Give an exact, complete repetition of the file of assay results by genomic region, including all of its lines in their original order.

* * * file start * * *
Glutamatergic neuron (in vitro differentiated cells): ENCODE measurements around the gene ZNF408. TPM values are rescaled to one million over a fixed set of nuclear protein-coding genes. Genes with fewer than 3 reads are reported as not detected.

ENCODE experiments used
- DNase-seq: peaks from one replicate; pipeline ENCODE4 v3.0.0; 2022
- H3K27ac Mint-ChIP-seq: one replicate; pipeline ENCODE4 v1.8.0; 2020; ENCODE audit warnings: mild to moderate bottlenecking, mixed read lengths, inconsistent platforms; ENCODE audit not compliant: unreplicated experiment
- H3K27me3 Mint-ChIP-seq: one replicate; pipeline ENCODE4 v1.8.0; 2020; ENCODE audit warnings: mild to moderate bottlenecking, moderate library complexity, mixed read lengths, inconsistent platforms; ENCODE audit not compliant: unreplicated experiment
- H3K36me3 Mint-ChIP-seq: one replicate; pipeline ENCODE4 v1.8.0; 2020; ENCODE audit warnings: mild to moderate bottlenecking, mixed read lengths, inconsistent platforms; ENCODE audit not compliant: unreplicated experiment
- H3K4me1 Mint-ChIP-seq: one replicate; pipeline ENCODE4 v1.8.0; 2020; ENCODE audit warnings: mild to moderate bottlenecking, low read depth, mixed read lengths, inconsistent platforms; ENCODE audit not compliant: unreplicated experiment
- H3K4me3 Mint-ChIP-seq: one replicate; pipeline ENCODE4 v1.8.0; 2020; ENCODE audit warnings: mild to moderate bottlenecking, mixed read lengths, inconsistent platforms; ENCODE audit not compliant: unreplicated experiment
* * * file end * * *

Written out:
Glutamatergic neuron (in vitro differentiated cells): ENCODE measurements around the gene ZNF408. TPM values are rescaled to one million over a fixed set of nuclear protein-coding genes. Genes with fewer than 3 reads are reported as not detected.

ENCODE experiments used
- DNase-seq: peaks from one replicate; pipeline ENCODE4 v3.0.0; 2022
- H3K27ac Mint-ChIP-seq: one replicate; pipeline ENCODE4 v1.8.0; 2020; ENCODE audit warnings: mild to moderate bottlenecking, mixed read lengths, inconsistent platforms; ENCODE audit not compliant: unreplicated experiment
- H3K27me3 Mint-ChIP-seq: one replicate; pipeline ENCODE4 v1.8.0; 2020; ENCODE audit warnings: mild to moderate bottlenecking, moderate library complexity, mixed read lengths, inconsistent platforms; ENCODE audit not compliant: unreplicated experiment
- H3K36me3 Mint-ChIP-seq: one replicate; pipeline ENCODE4 v1.8.0; 2020; ENCODE audit warnings: mild to moderate bottlenecking, mixed read lengths, inconsistent platforms; ENCODE audit not compliant: unreplicated experiment
- H3K4me1 Mint-ChIP-seq: one replicate; pipeline ENCODE4 v1.8.0; 2020; ENCODE audit warnings: mild to moderate bottlenecking, low read depth, mixed read lengths, inconsistent platforms; ENCODE audit not compliant: unreplicated experiment
- H3K4me3 Mint-ChIP-seq: one replicate; pipeline ENCODE4 v1.8.0; 2020; ENCODE audit warnings: mild to moderate bottlenecking, mixed read lengths, inconsistent platforms; ENCODE audit not compliant: unreplicated experiment